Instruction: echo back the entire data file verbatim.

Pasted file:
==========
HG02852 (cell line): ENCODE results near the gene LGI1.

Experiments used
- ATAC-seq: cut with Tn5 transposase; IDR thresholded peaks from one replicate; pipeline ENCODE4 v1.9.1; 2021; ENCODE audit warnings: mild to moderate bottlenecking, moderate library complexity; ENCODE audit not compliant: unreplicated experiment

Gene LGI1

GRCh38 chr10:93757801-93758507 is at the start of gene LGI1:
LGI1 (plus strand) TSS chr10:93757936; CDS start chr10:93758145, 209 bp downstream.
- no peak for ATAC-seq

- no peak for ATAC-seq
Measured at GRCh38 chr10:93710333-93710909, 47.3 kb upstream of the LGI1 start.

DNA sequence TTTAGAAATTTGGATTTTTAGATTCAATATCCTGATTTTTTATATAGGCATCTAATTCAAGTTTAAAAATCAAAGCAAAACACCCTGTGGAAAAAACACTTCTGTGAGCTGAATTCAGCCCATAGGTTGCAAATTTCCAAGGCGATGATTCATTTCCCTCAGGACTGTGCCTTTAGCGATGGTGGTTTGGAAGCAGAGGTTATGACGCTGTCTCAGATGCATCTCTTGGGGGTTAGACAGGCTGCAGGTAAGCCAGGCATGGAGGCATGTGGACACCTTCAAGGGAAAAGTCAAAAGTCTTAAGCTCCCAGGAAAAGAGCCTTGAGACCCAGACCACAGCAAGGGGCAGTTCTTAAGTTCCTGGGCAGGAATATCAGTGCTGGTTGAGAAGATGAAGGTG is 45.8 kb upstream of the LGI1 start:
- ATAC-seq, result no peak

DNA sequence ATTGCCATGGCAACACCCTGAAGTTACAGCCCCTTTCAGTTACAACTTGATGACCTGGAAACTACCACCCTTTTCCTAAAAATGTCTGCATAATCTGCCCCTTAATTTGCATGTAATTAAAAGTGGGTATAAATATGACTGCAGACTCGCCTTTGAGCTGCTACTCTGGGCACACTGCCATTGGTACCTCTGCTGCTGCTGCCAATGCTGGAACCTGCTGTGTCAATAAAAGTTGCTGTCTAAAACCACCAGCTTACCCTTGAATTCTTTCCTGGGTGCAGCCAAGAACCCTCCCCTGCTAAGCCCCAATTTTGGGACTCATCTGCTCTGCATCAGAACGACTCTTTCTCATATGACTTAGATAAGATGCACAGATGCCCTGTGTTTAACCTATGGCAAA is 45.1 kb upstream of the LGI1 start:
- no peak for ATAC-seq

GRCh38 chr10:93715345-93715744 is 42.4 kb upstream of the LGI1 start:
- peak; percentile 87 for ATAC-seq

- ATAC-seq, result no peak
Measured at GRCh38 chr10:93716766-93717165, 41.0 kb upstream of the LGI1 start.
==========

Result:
HG02852 (cell line): ENCODE results near the gene LGI1.

Experiments used
- ATAC-seq: cut with Tn5 transposase; IDR thresholded peaks from one replicate; pipeline ENCODE4 v1.9.1; 2021; ENCODE audit warnings: mild to moderate bottlenecking, moderate library complexity; ENCODE audit not compliant: unreplicated experiment

Gene LGI1

GRCh38 chr10:93757801-93758507 is at the start of gene LGI1:
LGI1 (plus strand) TSS chr10:93757936; CDS start chr10:93758145, 209 bp downstream.
- no peak for ATAC-seq

- no peak for ATAC-seq
Measured at GRCh38 chr10:93710333-93710909, 47.3 kb upstream of the LGI1 start.

DNA sequence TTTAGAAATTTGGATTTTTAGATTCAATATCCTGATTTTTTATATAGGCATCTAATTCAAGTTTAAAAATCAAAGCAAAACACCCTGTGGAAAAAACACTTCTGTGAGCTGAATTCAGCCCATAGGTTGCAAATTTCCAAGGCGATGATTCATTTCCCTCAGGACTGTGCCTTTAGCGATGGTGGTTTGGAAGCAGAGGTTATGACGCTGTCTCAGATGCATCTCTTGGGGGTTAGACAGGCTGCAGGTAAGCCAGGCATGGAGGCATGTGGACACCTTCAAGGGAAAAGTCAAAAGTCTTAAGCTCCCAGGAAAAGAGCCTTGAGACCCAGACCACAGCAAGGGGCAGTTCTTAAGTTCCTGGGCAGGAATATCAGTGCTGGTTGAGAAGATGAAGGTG is 45.8 kb upstream of the LGI1 start:
- ATAC-seq, result no peak

DNA sequence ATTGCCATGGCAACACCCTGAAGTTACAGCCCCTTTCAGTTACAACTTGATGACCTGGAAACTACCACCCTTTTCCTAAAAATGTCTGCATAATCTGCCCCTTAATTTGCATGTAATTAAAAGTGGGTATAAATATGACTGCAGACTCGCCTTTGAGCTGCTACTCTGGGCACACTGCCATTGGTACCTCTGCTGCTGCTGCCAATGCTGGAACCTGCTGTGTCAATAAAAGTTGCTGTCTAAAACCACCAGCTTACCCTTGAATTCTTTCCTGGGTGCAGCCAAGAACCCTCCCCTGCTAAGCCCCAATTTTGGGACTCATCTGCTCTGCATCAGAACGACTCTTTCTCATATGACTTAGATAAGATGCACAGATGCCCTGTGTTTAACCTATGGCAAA is 45.1 kb upstream of the LGI1 start:
- no peak for ATAC-seq

GRCh38 chr10:93715345-93715744 is 42.4 kb upstream of the LGI1 start:
- peak; percentile 87 for ATAC-seq

- ATAC-seq, result no peak
Measured at GRCh38 chr10:93716766-93717165, 41.0 kb upstream of the LGI1 start.